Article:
Doug I’m probably more left than right, but not entirely one or the other. I’d call my self a radical Catholic in the Dorothy Day sense, with sympathies for Marxist and post-modern critiques but finding ultimate truth in the social teaching of the 20th century popes. I get my news from liberal and leftist sources but I am critical of them. Issue by issue, I’m pro-life, anti-capitalist, pacifist, anti-imperialist, environmentalist, pro-union, and though I consider gay marriage a minor issue with a foregone conclusion and several legitimate positions available, I lean slightly toward supporting traditional marriage. Abolishing civil marriage in favor of indiscriminate state support of familial organization as advocated by the radical queers in Beyond Marriage or simply abolishing marriage and allowing free interpersonal contracts as supported by hard libertarians also seem reasonable to me. I come from a right wing background (having regrettably followed Limbaugh as a teen and turned my dad on to him) but reading the Gospels propelled me into peace and justice activism in college which has led me to mostly ally with leftists, my critique of social liberalism not withstanding. For the purposes of this discussion though maybe the most important allegiance I have is to a Jonn Stewart-esque distaste for bullying, intentional misreading, hyperbole, and lumping one’s conversation partner (opponent if you must) into rhetorical categories like “homophobe” or “leftists.”

      • zebbart says:

        @dougtennapel:disqus I’m probably more left than right, but not entirely one or the other. I’d call my self a radical Catholic in the Dorothy Day sense, with sympathies for Marxist and post-modern critiques but finding ultimate truth in the social teaching of the 20th century popes. I get my news from liberal and leftist sources but I am critical of them. Issue by issue, I’m pro-life, anti-capitalist, pacifist, anti-imperialist, environmentalist, pro-union, and though I consider gay marriage a minor issue with a foregone conclusion and several legitimate positions available, I lean slightly toward supporting traditional marriage. Abolishing civil marriage in favor of indiscriminate state support of familial organization as advocated by the radical queers in Beyond Marriage or simply abolishing marriage and allowing free interpersonal contracts as supported by hard libertarians also seem reasonable to me. I come from a right wing background (having regrettably followed Limbaugh as a teen and turned my dad on to him) but reading the Gospels propelled me into peace and justice activism in college which has led me to mostly ally with leftists, my critique of social liberalism not withstanding. For the purposes of this discussion though maybe the most important allegiance I have is to a Jonn Stewart-esque distaste for bullying, intentional misreading, hyperbole, and lumping one’s conversation partner (opponent if you must) into rhetorical categories like “homophobe” or “leftists.”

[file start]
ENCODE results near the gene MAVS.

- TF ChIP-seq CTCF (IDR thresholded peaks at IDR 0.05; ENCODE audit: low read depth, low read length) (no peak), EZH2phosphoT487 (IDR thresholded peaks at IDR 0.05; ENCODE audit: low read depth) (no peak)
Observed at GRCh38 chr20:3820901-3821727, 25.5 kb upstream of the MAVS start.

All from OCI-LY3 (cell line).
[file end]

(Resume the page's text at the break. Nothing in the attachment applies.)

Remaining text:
35. Single_Panel_Comic says:

    I’ve met TenNapel, and he is an intolerable tool

  36. tedthefed says:

    I actually ran a study along these lines in my second year of grad school.  I might as well tell you guys about it, since the results weren’t significant and it’ll never get published.
    But, I had people read a story, and in one condition I told them that the author had bad values… I think I said she was really selfish and unpitying.  
    The results: No one gave a fuck.  People rated the author badly, but they weren’t less drawn into the story, and they were just as persuaded by the themes of the story (which unfortunately were unrelated to the values I’d warned them about earlier).

    So, people can separate art from artist, but they (maybe!) get persuaded by the art anyway.

  37. Singe says:

    There’s a difference between “demonizing” and “not giving them your money.”

  38. TheGameroomBlitz says:

    You started a fight with TenNapel?! Oh god, now he’ll NEVER shut up.

    This article strikes me as a little preachy, and as someone else mentioned, will probably draw in viewers like flies to honey. Personally, I don’t really care one way or the other about Doug’s latest project. He’s entitled to start a fundraiser for Amikrog, but I’m not especially motivated to donate to it, regardless of his political views. Hell, I haven’t even finished Skullmonkeys yet!

    By the way, I don’t think it’s fair to compare TenNapel being a loudmouth to  the Vizzini-looking CEO of Chik Fil-A making donations to anti-gay causes. It’s one thing to have unpleasant sociopolitical views (which don’t seem to influence TenNapel’s artwork at all) and quite another to spend millions to push a misguided agenda.

  39. spankminister says:

    “If any good can be spun from this, it’s that fans have yet another opportunity to “vote with their wallets,” as they are wont to do.”
    As Peter David’s comment read, “What is your endgame?” Say the proposed boycott is entirely successful, and TenNapel and people like him who believe it is okay to make casually homophobic statements are utterly unable to make a living and are destitute, barely able to make ends meet. Then are they going to suddenly change their minds and see the light of tolerance, now that they have been utterly financially coerced into doing so? Is that really progress? I consider myself fairly liberal, but I see my priorities as 1) getting people the rights they deserve and 2) changing minds and attitudes to support tolerance, and doing those in whatever order works best. I don’t believe punishing people for wrong thinking is conducive to that, or constructive.

    “Writer Peter David, who penned Shadow Complex’s script, seemed to ignore the historical importance of boycotts”